Fundraising Community Loses Two Stalwart Leaders, Pioneers
Many professional fundraisers have had a profound impact on the nonprofit sector, but recently, the nonprofit world lost two individuals in particular who helped to shape fundraising into what it is today.
William “Bill” Freyd and G. Douglass “Doug” Alexander—two of fundraising’s most respected professionals and past leaders of AFP Global—dramatically impacted the sector and changed the way nonprofit organizations work.
Described as a “major force in fundraising” and a “quintessential entrepreneur,” Freyd was a part of the fundraising industry for more than 60 years. Not only did he make significant contributions to fundraising, but he mentored and helped many young fundraising professionals and provided counsel to hundreds of organizations throughout his storied career.
Committed to fundraising, Freyd was highly devoted to AFP. He served as past president of the AFP Greater New York Chapter, served as former treasurer of AFP Global and chaired the first national conference in New York City. He also received the AFP Las Vegas Chapter Lifetime Achievement Award and served on the committee that developed the Certified Fund Raising Executive (CFRE) credential.
In 1974, Freyd founded the Institutional Development Council (IDC) in Glenridge, New Jersey, growing it into one of the largest fundraising consulting firms in the United States and employing more than 300 individuals. Partnering with Yale University, he developed the phone and mail telecommunications solicitation process, which has been used by thousands of universities and medical centers world-wide to raise millions of dollars.
“Bill was a giant in our profession,” said Anthony Alonso, president of Catapult Fundraising. “A fundraiser, philanthropist, innovator, and thought leader. To me and so many others, a mentor and a friend. Many of us were touched by Bill’s love of philanthropy and passion for life.”
Freyd is survived by his wife of 36 years, Diane M. Carlson, former chair of IDC and current chairman of Catapult Fundraising, Inc., as well as former president of the AFP New Jersey Chapter.
Another force in fundraising, Alexander also worked tirelessly to assist the nonprofit sector in successfully raising funds and impacting communities around the world.
Throughout the course of his career, Alexander helped raise billions of dollars, founded six different companies that provided innovative fundraising tools and services, and served the nonprofit industry as an author, leader and speaker.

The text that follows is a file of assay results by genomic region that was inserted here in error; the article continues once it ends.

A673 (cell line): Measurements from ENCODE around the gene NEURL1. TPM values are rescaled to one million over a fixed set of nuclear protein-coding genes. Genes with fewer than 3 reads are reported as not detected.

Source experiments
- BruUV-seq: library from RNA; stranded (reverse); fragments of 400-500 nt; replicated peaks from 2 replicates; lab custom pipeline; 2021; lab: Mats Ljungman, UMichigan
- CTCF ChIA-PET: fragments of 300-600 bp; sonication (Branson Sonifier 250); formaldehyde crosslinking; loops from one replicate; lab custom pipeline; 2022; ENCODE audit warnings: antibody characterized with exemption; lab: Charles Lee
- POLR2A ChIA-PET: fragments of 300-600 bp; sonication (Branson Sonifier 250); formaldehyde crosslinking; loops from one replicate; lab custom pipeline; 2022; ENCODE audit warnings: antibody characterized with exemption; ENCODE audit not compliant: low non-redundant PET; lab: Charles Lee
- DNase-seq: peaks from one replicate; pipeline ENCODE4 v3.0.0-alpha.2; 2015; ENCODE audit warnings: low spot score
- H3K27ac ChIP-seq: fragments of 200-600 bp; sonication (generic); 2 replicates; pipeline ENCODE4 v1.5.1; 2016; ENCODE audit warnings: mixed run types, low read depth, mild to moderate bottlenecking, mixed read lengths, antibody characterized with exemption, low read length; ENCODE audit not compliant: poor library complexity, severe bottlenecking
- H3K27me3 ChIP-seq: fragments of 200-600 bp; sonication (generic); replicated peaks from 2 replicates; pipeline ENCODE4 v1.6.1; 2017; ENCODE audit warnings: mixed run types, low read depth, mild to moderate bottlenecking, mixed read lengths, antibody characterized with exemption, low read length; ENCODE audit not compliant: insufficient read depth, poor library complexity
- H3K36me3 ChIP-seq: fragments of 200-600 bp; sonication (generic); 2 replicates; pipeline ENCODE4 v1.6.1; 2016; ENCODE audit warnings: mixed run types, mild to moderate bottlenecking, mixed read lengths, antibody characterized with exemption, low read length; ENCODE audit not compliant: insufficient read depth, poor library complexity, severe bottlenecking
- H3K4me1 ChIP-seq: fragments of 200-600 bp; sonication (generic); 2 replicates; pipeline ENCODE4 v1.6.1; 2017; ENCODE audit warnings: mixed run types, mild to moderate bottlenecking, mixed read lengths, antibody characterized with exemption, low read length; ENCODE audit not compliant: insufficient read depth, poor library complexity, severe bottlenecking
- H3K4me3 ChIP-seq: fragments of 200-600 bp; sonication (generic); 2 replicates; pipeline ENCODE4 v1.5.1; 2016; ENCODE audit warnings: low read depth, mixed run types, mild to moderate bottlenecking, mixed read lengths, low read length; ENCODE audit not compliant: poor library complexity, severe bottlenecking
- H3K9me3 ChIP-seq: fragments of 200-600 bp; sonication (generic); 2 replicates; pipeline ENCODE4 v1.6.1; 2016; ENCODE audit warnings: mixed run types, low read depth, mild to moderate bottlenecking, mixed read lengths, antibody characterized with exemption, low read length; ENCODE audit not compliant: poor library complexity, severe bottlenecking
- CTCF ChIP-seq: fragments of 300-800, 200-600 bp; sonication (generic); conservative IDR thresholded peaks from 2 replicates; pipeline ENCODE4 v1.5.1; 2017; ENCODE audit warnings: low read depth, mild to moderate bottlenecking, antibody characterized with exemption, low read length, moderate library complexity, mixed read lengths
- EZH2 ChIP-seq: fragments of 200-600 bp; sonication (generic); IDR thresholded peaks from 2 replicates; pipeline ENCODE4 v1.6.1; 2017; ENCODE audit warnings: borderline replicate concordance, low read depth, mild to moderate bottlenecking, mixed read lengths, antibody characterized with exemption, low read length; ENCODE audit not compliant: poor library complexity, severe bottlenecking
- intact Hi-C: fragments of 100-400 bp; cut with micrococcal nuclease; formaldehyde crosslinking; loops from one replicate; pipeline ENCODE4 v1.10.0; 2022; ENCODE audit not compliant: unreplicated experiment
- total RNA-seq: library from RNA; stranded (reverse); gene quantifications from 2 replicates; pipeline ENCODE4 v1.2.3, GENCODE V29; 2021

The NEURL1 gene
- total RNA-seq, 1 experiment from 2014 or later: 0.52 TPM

Alexander was also dedicated to AFP and other prominent fundraising organizations, having served as a board member of AFP Global and the AFP Foundation for Philanthropy, as well as The Giving Institute.
As a founder and chairman of MaGIC Inc., he is credited with developing the first prospect research screening firm that identified prospects beyond just basic demographic information. Active in the fundraising sector, Alexander also served as counsel for campaigns as large as $1 billion and was personally involved in the solicitation of numerous eight-figure gifts.
As a founding partner of Alexander Haas, he provided fundraising counsel to two United States presidents, Jimmy Carter, and George H.W. Bush, and raised funds to bring the 1996 Olympics to Atlanta.
“Doug Alexander was a fundraising giant and pioneer and made significant contributions to the formation of the fundraising profession we know today,” said Paulette Maehara, former AFP president and CEO. “He was larger than life, and responsible for raising billions of dollars for charities throughout the United States, including the 1996 Olympics. I was privileged to know Doug, and I want to express my deepest sympathy to his family.”
Alexander is survived by his wife Kristina Carlson, who also serves as an active member of AFP.
While AFP and the fundraising community mourns the loss of these two outstanding individuals and fundraisers, we also remember and are so grateful for the immense impact their work had on nonprofits and communities around the world.